HMP Grendon is a men’s prison near Oxford specialising in therapy and rehabilitation, and aiming to allow high-risk offenders convicted of violent or sexual offenses to safely enter lower security prisons as a path towards reintegration into the community. HMP Grendon held an open day to show staff working in other prisons how the therapy-heavy rehabilitation programmes work, to which I was invited by a neighbour who works there as a forensic psychologist. We were given demonstrations of art therapy and psychodrama therapy, heard accounts from residents past and present, and had the opportunity to chat with newer residents during the lunch and frequent coffee breaks.

The open day took place on G Wing. Residents in G Wing transfer in from other ‘mainstream’ institutions following a lengthy and involved application process, remaining on G Wing for up to 6 months while they are continually assessed for suitability for therapy (meaning they graduate to longer-term residence on one of ‘the wings’). There is a perception in mainstream institutions that HMP Grendon is an easy place to serve time, but the residents (and prison officers) were unanimous in the consensus that the time was physically easy but mentally extremely hard.

From my perspective as a psychologist studying decision-making, the most notable aspect of HMP Grendon is its culture of challenging behaviour which is routine in other institutions - particularly masking vulnerabilities with the hard-man image. Decisions are a product of internal inclinations and external contexts, and many of the residents have trouble regulating their tempers, meaning that they have an intrinsic bias towards escalating confrontations. In mainstream prisons, and in the communities many residents grew up in, rapid escalation is socially rewarded, bringing respect and relative safety. It is easy to see how this forms a feedback loop which must be broken if people are going to be able to function appropriately in contexts which do not reward this kind of behaviour.

By emphasising a culture where self-management and normative responses to confrontations, disagreements, irritations, etc. are rewarded rather than punished, HMP Grendon attempts to create an environment in which anger management and the like are seen as useful tools which bring benefits to the person exercising them, rather than as commandments handed down from a vindictive society. This part of the process is particularly hard, because each resident has to figure it out for himself (although the staff, from psychologists to officers, do their best to help). This is the ‘work’ that was consistently and somewhat resignedly referred to by the residents: they spoke of it as a pilgrim might speak of the arduous journey ahead.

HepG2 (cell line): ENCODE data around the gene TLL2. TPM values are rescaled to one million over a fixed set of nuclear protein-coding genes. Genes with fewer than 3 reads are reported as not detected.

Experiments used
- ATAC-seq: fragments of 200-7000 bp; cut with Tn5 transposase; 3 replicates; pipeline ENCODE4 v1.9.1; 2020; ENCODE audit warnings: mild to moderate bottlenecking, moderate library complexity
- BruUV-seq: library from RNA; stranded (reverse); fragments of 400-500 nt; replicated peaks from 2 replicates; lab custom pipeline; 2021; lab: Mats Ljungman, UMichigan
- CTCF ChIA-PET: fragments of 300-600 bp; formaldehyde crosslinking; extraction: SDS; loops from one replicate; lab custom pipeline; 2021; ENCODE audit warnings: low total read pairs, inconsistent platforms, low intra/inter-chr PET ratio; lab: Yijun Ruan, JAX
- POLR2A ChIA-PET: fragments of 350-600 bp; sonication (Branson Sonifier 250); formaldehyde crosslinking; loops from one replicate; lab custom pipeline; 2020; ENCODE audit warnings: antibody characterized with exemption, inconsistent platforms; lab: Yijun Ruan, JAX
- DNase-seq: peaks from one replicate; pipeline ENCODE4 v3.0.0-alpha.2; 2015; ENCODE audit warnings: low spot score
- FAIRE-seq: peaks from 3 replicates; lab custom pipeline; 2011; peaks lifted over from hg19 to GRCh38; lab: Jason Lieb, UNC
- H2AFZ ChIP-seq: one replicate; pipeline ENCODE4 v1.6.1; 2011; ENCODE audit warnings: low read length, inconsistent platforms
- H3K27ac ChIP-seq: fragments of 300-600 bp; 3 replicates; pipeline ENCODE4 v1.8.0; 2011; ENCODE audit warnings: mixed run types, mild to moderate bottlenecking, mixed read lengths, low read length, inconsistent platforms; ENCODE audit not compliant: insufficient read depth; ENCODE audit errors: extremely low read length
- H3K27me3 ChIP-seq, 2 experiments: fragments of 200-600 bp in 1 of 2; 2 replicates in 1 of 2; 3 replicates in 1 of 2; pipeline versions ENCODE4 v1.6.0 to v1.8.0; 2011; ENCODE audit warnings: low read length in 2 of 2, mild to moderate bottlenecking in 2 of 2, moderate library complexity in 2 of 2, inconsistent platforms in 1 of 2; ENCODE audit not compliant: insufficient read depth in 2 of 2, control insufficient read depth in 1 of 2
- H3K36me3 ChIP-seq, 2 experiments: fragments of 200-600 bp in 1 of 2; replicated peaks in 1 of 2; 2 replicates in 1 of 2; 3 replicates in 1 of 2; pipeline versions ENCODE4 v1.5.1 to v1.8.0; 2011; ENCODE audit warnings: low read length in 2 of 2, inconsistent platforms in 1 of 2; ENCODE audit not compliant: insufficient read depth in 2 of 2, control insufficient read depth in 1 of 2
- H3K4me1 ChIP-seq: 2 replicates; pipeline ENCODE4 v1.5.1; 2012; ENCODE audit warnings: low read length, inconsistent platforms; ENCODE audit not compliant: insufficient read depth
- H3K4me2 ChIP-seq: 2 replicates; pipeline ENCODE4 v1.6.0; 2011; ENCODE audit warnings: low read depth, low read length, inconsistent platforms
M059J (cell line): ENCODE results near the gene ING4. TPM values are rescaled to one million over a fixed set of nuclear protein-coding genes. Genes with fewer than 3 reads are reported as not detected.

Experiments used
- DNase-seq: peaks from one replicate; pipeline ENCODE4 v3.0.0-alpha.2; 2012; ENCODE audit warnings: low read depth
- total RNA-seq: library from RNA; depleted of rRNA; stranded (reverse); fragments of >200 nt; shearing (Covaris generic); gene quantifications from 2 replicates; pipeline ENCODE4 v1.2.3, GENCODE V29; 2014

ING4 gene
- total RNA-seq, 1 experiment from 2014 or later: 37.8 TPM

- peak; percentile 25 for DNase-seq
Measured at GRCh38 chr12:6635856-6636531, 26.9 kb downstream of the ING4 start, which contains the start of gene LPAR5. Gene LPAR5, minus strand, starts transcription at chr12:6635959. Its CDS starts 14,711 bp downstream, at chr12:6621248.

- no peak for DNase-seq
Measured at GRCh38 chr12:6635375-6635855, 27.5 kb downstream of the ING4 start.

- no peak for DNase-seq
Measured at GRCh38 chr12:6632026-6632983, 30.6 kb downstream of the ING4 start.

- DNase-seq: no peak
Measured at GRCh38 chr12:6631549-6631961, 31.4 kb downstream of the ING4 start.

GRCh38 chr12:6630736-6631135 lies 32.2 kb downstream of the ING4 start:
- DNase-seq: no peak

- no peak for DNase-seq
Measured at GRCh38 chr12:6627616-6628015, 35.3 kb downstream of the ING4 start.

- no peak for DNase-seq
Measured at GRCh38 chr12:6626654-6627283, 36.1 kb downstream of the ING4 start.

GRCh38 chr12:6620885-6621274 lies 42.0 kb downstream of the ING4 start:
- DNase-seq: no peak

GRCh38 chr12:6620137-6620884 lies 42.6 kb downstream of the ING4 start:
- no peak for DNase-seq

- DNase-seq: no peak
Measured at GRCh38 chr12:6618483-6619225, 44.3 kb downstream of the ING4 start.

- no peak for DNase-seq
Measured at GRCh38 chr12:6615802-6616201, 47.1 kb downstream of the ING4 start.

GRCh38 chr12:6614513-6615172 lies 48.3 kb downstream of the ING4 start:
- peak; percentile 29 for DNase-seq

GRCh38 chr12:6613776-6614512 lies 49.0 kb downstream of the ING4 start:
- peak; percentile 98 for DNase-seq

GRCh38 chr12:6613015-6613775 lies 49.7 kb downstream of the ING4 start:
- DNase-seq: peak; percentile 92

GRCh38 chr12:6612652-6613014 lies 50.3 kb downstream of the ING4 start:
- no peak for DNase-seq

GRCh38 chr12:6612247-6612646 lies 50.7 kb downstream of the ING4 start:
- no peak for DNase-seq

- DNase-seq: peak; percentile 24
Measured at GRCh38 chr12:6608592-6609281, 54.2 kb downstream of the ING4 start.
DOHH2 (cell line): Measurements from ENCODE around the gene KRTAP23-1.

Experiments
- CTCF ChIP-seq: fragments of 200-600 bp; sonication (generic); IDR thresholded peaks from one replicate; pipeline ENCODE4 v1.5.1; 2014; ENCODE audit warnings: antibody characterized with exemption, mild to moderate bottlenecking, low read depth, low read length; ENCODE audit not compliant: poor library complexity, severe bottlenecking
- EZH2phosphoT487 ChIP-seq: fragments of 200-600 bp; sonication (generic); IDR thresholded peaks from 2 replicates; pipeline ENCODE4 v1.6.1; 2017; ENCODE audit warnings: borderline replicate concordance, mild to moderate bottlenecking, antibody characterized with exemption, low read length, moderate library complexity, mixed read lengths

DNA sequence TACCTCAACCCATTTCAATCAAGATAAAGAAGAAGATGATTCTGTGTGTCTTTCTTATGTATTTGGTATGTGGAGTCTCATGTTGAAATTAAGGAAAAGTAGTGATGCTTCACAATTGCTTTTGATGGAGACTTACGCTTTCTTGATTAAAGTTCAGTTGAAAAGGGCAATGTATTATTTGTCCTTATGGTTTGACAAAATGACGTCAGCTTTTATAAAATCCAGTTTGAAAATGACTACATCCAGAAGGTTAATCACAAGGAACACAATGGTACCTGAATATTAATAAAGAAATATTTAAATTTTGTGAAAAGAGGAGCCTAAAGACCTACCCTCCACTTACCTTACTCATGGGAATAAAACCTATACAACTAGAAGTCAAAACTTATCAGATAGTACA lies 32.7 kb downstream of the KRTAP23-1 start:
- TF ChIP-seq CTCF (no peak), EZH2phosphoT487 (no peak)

The therapies, art and psychodrama, both act as mechanisms for allowing men who have learned to ignore or suppress their feelings to explore, express, and learn to anticipate and control their feelings. Art therapy involves creating quick and simple artworks followed by a discussion of the themes, while psychodrama is a guided theatre improvisation focusing on events and relationships from residents’ lives. Both are done in groups of six or so, and the outcomes of each session supported by discussion in ‘small groups’ therapy (a weekly meeting group comprising 8-16 residents).

The setup at HMP Grendon looks like it may have an approach which is capable of producing genuine rehabilitation, although this comes with a string of caveats: the people entering the programme are self-selecting, the residents we encountered there were mostly in the initial assessment phase and the others were self-selected, no statistical information was offered about the numbers of people who apply, acceptance rates, Wing assignment rates, transition rates to lower security institutions, or recidivism rates. The latter, particularly, are difficult to estimate faithfully given the self-selection, although a matched-controls methodology might be able to identify whether there is a long-term effect of the HMP Grendon approach.

Given the presumed additional expense of a higher staff-to-resident ratio, and emphasis on expensive activities, it would be wonderful to see clear evidence of what the residents and staff certainly feel is a challenging but rewarding and successful approach to rehabilitation.